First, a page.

Cross-boundary diffusion from the plasma stream into the surrounding air and air diffusion into the plasma stream can limit the effective length of the plasma stream. Inert gas can be substituted in place of additional gas flow in the intermediate electronegative gas conduit, which can significantly extend the plasma stream, if desired for a specific environment. A reduced concentration gradient of the gas can occur from an ionized jet diffusing into non-ionized gas and vice versa. This reduced concentration gradient can result in an overall plasma stream that can be approximately two and two and one-half times as long as plasma streams without a coaxial gas flow.

It will be appreciated that the disclosed Device addresses the pressing problem of decontaminating an area without further risk to life or exposure. A contaminated area can be secured and sterilized or decontaminated without direct human contact in a large number of settings that would prove unsafe or even dangerous for humans in short term of prolonged contact with the contaminants. The Device is also ideal for decontamination of interior surfaces and areas, such as holding tanks, because the Device can be formed using a flexible applicator to adapt to specific environments and uses, and avoid human exposure to high contamination levels enclosed within a tank.

In addition, the disclosed cold plasma Device has many uses in different fields and applications, such as, inter alia, control of air flow over a variety of airfoil surfaces, including missiles, airplane wings, airplane rudders and the like. Use of the Devise for plasma actuation may provide rapid control of the air flow for enhanced control of the direction and maneuverability. Such uses include those disclosed in U.S. Pat. Nos. 7,070,144, and 7,275,013; and U.S. Patent Applications 2006/0005545, and 2007/0089795, each of which is incorporated herein in its entirety. For example, US Patent Application 2007/0089795 discloses a fluid actuator, or a plurality of actuators, having two conductors, or a plurality of conductors, on a dielectric. The application of voltage to a conductor may form a plasma flow which can be modified and controlled in a desired direction.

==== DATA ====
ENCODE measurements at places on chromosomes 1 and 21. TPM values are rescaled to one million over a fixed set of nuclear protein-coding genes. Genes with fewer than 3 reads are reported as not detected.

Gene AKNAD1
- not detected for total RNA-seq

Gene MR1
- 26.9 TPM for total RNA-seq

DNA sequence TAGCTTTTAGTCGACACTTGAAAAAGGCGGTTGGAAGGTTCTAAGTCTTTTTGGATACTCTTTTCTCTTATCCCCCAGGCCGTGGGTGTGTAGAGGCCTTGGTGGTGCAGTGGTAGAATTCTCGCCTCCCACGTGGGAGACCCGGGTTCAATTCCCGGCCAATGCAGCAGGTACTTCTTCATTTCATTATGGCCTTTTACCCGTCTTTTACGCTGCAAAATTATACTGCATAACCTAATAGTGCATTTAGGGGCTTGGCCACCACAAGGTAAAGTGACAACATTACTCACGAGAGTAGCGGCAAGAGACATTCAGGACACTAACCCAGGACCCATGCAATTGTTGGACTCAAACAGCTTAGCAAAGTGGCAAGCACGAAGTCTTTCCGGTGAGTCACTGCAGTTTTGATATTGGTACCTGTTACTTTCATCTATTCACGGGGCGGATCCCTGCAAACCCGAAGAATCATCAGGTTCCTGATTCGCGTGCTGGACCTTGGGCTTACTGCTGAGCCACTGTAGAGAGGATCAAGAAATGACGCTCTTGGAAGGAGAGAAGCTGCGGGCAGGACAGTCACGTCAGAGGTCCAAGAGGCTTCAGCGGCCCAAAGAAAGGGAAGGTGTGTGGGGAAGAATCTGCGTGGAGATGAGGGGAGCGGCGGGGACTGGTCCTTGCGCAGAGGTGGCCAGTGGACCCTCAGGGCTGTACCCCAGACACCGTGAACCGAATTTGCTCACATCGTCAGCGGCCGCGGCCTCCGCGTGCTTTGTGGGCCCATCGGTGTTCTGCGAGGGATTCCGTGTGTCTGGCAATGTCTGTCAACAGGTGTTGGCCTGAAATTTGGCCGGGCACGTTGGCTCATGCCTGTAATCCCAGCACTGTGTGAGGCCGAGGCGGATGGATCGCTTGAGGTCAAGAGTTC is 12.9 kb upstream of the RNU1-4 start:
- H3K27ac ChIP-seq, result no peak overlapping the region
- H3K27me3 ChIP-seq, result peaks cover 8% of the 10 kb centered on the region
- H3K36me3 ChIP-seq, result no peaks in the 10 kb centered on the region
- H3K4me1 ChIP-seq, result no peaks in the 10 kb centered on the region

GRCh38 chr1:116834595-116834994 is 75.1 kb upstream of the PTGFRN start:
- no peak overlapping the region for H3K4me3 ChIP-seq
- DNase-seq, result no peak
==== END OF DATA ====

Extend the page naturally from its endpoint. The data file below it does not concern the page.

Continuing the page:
Also disclosed are microwave absorbing characteristics of discharge plasmas which may form a “plasma shield” at higher intensities. Such a plasma shield would prove an effective defense against beamed-microwave directed energy weapons. Moreover, where a plasma absorbed such directed energy, the plasma's degree of ionization will increase, to become more effective and self-reinforcing. Such disclosures include U.S. Pat. Nos. 4,897,285 and 6,492,951, which are incorporated herein in their entirety.

The Device, and its bulk resistor system, may be employed with any of the incorporated disclosures, above. The Device may provide highly efficient applications of plasma having greater plasma output over a greater surface area, according to the desired use.

It should be understood that the foregoing description is only illustrative of the invention. Various alternatives and modifications can be devised by those skilled in the art without departing from the invention. Accordingly, the present invention is intended to embrace all such alternatives, modifications and variances which fall within the scope of the appended claims.